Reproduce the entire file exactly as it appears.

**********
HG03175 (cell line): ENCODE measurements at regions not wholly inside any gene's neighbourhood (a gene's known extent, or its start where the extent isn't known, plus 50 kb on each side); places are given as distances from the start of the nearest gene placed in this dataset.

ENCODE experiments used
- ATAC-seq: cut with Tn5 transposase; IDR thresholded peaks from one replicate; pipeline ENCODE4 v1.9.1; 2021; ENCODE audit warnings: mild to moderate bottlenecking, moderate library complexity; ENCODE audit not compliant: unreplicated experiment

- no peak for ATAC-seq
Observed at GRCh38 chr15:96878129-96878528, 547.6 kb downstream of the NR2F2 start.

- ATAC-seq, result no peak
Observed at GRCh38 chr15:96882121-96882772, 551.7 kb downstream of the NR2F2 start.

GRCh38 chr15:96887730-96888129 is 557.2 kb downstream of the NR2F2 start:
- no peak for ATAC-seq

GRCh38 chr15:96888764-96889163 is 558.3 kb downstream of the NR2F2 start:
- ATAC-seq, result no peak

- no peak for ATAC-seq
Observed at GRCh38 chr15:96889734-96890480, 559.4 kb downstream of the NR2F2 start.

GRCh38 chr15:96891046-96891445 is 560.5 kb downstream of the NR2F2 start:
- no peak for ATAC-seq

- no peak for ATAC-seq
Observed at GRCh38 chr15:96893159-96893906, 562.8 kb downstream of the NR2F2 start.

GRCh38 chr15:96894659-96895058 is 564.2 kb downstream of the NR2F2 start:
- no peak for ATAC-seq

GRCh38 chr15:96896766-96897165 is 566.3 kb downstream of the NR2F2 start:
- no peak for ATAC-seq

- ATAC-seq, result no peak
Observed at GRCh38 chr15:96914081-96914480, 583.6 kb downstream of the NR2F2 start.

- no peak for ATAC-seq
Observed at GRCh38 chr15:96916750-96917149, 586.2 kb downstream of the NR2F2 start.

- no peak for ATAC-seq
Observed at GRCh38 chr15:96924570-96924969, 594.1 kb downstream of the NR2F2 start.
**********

HG03175 (cell line): ENCODE measurements at regions not wholly inside any gene's neighbourhood (a gene's known extent, or its start where the extent isn't known, plus 50 kb on each side); places are given as distances from the start of the nearest gene placed in this dataset.

ENCODE experiments used
- ATAC-seq: cut with Tn5 transposase; IDR thresholded peaks from one replicate; pipeline ENCODE4 v1.9.1; 2021; ENCODE audit warnings: mild to moderate bottlenecking, moderate library complexity; ENCODE audit not compliant: unreplicated experiment

- no peak for ATAC-seq
Observed at GRCh38 chr15:96878129-96878528, 547.6 kb downstream of the NR2F2 start.

- ATAC-seq, result no peak
Observed at GRCh38 chr15:96882121-96882772, 551.7 kb downstream of the NR2F2 start.

GRCh38 chr15:96887730-96888129 is 557.2 kb downstream of the NR2F2 start:
- no peak for ATAC-seq

GRCh38 chr15:96888764-96889163 is 558.3 kb downstream of the NR2F2 start:
- ATAC-seq, result no peak

- no peak for ATAC-seq
Observed at GRCh38 chr15:96889734-96890480, 559.4 kb downstream of the NR2F2 start.

GRCh38 chr15:96891046-96891445 is 560.5 kb downstream of the NR2F2 start:
- no peak for ATAC-seq

- no peak for ATAC-seq
Observed at GRCh38 chr15:96893159-96893906, 562.8 kb downstream of the NR2F2 start.

GRCh38 chr15:96894659-96895058 is 564.2 kb downstream of the NR2F2 start:
- no peak for ATAC-seq

GRCh38 chr15:96896766-96897165 is 566.3 kb downstream of the NR2F2 start:
- no peak for ATAC-seq

- ATAC-seq, result no peak
Observed at GRCh38 chr15:96914081-96914480, 583.6 kb downstream of the NR2F2 start.

- no peak for ATAC-seq
Observed at GRCh38 chr15:96916750-96917149, 586.2 kb downstream of the NR2F2 start.

- no peak for ATAC-seq
Observed at GRCh38 chr15:96924570-96924969, 594.1 kb downstream of the NR2F2 start.